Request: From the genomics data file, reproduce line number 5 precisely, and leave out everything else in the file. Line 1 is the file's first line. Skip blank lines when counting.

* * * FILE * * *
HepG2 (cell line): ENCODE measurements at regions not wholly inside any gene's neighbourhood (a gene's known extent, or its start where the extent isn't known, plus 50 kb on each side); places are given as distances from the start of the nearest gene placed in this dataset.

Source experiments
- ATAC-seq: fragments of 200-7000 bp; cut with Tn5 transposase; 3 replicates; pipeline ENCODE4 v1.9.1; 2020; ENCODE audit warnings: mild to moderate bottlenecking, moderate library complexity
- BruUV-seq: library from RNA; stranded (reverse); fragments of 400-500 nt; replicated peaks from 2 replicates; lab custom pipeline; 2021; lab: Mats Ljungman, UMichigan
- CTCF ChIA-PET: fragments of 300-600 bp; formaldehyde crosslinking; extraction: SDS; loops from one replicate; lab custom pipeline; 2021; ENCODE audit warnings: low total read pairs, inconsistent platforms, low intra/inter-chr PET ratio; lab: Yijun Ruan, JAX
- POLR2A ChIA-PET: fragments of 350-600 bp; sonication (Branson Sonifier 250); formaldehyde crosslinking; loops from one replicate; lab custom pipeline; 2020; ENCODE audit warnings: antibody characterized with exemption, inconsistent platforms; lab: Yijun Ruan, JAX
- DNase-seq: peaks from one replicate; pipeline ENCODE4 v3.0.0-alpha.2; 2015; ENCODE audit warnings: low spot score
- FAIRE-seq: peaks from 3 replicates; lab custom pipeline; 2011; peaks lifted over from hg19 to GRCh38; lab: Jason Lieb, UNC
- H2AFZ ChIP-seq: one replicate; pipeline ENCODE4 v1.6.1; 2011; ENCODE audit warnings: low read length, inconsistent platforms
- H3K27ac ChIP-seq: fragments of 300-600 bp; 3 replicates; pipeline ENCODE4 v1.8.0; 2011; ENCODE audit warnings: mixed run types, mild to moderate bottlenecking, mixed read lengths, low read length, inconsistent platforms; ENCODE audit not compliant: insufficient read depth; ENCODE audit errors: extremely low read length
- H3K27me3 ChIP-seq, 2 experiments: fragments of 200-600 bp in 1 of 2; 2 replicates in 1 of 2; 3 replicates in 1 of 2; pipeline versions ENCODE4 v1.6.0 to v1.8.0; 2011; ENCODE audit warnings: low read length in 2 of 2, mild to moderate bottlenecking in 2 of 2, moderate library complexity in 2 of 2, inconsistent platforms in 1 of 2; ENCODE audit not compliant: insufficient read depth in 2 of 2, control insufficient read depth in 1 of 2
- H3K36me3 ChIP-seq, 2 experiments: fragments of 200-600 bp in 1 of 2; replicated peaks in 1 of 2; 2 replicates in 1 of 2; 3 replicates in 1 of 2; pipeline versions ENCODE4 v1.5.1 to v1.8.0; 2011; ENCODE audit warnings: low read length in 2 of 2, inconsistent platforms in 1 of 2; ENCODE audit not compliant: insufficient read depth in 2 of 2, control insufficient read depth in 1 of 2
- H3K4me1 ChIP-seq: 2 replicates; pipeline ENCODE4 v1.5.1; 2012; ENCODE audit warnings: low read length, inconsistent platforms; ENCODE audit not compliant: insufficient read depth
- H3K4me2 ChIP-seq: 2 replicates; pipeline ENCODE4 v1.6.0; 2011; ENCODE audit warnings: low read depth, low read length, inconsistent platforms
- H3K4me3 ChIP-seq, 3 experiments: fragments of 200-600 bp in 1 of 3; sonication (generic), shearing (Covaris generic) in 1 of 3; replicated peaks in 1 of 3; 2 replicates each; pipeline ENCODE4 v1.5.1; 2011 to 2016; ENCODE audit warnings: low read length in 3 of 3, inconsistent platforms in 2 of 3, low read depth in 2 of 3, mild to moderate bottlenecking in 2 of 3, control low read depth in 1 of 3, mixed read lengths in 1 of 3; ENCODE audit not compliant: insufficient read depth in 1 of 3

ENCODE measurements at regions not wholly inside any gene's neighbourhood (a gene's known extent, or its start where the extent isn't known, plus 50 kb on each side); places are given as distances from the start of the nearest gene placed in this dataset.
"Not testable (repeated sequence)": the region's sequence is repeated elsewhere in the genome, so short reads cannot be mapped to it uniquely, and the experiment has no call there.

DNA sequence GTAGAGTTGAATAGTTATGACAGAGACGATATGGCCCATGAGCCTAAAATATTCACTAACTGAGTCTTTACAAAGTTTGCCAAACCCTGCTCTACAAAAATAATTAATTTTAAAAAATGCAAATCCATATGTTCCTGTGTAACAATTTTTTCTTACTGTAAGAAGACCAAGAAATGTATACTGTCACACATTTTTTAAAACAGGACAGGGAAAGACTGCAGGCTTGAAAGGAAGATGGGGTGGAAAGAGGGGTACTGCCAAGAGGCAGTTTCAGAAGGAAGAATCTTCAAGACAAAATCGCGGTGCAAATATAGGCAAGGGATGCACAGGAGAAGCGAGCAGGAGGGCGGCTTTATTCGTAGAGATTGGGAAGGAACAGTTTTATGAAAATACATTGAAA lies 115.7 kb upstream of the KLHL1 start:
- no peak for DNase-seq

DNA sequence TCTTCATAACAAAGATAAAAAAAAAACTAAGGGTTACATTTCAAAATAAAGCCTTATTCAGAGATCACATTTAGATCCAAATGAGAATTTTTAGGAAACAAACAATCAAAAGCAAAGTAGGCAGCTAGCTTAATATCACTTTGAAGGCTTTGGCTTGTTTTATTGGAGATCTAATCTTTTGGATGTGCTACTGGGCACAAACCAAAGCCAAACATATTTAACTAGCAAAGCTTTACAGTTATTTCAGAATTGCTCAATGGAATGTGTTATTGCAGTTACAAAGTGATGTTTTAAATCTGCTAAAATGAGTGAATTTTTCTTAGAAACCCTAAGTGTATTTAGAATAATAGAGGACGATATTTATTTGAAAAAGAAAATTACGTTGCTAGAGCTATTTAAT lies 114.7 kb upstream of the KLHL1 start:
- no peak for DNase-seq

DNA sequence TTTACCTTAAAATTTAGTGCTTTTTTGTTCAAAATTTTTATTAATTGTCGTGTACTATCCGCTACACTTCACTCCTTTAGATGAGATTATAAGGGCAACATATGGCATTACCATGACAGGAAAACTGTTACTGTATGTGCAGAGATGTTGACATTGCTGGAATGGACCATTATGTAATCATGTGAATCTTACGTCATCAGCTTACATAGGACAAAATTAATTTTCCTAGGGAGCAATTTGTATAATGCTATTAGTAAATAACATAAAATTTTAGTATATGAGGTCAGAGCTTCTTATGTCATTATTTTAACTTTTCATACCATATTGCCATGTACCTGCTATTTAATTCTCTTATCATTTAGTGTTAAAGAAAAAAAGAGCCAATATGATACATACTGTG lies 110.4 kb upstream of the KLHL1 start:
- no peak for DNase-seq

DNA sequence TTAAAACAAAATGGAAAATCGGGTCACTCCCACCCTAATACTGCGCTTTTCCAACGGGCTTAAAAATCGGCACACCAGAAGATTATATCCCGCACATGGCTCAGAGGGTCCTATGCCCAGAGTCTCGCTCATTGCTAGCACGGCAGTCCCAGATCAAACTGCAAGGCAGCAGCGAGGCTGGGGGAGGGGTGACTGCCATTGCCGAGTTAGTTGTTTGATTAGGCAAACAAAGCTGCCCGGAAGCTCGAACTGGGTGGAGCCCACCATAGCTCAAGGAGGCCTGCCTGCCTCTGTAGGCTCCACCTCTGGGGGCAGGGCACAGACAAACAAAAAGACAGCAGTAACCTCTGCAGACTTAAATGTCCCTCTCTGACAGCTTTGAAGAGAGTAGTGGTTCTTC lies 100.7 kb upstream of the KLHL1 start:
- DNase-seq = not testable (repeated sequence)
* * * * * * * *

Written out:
- CTCF ChIA-PET: fragments of 300-600 bp; formaldehyde crosslinking; extraction: SDS; loops from one replicate; lab custom pipeline; 2021; ENCODE audit warnings: low total read pairs, inconsistent platforms, low intra/inter-chr PET ratio; lab: Yijun Ruan, JAX